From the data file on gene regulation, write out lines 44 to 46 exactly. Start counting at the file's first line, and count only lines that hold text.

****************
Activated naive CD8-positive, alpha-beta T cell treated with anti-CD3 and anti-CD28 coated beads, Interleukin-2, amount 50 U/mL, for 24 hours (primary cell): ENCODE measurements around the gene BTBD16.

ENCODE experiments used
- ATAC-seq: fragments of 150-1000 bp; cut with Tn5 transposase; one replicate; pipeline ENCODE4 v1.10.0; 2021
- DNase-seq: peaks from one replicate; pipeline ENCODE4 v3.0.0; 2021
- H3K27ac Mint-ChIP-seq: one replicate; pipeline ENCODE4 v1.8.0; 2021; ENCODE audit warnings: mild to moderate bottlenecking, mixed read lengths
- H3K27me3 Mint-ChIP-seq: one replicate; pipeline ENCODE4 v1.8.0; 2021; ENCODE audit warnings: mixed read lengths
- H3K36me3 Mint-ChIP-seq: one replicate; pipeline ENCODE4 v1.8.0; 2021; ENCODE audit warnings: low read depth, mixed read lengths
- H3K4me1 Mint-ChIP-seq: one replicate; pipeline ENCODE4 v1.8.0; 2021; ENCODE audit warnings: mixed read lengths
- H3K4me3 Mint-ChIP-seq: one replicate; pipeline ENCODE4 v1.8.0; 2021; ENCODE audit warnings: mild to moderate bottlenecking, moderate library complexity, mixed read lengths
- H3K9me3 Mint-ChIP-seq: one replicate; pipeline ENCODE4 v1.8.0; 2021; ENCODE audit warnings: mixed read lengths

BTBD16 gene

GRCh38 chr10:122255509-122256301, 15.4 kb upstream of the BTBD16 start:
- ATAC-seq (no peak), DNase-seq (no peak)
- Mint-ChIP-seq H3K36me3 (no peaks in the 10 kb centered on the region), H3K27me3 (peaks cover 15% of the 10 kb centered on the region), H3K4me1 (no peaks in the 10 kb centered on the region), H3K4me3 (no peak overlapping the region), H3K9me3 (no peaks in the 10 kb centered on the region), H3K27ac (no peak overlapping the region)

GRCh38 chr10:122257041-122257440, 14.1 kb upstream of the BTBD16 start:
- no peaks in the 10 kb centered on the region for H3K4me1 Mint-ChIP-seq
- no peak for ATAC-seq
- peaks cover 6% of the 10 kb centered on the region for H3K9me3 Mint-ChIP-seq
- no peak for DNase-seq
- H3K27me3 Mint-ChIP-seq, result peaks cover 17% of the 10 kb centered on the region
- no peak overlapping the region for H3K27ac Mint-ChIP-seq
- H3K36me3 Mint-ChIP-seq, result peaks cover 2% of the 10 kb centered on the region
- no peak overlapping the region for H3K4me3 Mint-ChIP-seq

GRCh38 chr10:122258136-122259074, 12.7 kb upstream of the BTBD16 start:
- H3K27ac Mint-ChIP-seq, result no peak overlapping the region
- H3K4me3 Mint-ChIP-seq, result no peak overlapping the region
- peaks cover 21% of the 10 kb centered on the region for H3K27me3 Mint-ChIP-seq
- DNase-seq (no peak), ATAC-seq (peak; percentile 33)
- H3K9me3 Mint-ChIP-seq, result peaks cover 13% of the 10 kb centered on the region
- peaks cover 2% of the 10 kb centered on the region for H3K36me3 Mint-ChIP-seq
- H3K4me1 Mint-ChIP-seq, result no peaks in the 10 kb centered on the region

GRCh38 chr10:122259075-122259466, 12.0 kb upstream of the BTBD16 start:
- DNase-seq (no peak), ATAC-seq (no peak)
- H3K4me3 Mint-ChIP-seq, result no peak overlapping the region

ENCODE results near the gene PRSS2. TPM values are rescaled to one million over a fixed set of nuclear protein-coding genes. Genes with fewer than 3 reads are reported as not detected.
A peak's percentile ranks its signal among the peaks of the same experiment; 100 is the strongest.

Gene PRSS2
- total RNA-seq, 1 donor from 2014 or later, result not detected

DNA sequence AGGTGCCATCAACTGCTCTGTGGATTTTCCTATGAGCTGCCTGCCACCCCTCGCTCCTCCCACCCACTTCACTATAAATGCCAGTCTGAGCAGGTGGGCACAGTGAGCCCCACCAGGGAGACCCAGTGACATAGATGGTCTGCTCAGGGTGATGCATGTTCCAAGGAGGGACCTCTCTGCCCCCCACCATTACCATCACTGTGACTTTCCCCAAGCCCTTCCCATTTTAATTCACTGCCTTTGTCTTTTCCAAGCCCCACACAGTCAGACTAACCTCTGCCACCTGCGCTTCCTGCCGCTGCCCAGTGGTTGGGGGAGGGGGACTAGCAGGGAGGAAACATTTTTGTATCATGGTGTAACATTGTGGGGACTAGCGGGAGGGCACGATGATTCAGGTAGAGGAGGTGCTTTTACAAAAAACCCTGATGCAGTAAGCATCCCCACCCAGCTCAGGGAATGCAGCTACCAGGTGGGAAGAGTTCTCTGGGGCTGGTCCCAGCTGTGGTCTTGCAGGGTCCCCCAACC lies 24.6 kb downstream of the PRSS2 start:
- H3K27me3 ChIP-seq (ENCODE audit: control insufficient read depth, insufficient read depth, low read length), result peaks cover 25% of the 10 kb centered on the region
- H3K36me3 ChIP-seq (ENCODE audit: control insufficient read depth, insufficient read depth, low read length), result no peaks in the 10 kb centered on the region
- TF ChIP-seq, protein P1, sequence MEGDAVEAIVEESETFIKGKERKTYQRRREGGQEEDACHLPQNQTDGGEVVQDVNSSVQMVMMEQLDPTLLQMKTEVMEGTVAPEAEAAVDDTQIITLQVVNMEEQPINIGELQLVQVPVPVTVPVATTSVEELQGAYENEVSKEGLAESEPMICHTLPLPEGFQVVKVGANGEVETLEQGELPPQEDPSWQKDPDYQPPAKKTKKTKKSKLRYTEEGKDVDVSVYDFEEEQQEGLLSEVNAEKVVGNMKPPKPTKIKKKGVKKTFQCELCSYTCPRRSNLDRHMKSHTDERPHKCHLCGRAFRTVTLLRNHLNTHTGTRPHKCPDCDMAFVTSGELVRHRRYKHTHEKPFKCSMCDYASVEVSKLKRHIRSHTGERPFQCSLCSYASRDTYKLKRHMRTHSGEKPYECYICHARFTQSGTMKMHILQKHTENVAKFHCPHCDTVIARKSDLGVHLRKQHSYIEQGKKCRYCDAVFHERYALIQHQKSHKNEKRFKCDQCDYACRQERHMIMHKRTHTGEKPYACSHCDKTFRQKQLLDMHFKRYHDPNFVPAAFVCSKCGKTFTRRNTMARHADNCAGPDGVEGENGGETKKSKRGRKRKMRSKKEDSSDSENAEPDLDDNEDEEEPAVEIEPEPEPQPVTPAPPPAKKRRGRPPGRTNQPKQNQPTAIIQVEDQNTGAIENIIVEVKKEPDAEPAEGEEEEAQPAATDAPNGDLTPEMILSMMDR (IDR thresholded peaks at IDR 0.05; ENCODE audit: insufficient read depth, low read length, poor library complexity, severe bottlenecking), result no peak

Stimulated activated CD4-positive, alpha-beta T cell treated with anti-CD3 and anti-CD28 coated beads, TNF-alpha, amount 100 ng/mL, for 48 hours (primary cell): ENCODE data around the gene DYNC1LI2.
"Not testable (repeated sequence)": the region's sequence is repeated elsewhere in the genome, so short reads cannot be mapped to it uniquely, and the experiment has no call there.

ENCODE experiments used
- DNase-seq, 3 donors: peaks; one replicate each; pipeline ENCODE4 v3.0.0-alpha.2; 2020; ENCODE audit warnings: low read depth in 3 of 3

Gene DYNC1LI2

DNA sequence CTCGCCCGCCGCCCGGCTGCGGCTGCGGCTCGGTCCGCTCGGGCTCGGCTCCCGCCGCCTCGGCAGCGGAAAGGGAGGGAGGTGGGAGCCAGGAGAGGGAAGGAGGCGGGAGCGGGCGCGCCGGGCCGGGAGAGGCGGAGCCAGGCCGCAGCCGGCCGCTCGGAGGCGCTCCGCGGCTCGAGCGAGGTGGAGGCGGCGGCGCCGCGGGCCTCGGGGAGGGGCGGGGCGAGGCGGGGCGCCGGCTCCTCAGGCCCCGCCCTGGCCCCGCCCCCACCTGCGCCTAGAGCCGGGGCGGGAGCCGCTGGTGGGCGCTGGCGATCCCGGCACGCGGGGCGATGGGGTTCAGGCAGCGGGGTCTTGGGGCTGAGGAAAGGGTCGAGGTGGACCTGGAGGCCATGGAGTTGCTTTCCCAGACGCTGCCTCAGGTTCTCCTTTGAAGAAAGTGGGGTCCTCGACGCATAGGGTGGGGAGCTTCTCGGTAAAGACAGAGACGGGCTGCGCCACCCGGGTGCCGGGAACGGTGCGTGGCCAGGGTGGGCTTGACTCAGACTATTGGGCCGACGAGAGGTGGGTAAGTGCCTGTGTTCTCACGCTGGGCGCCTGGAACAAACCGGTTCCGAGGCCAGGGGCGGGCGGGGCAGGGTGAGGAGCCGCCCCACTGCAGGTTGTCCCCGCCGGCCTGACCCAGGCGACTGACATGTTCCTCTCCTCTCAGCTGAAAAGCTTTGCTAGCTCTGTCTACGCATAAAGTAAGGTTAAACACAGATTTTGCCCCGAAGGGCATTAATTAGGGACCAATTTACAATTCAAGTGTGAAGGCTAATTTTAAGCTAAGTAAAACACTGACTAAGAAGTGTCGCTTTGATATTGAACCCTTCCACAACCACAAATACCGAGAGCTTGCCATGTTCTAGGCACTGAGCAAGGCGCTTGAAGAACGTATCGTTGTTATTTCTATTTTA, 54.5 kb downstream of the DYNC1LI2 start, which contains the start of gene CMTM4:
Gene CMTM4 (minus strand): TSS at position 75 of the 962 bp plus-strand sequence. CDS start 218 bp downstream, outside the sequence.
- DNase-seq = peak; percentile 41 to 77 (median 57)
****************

"Not testable (repeated sequence)": the region's sequence is repeated elsewhere in the genome, so short reads cannot be mapped to it uniquely, and the experiment has no call there.

ENCODE experiments used
- DNase-seq, 3 donors: peaks; one replicate each; pipeline ENCODE4 v3.0.0-alpha.2; 2020; ENCODE audit warnings: low read depth in 3 of 3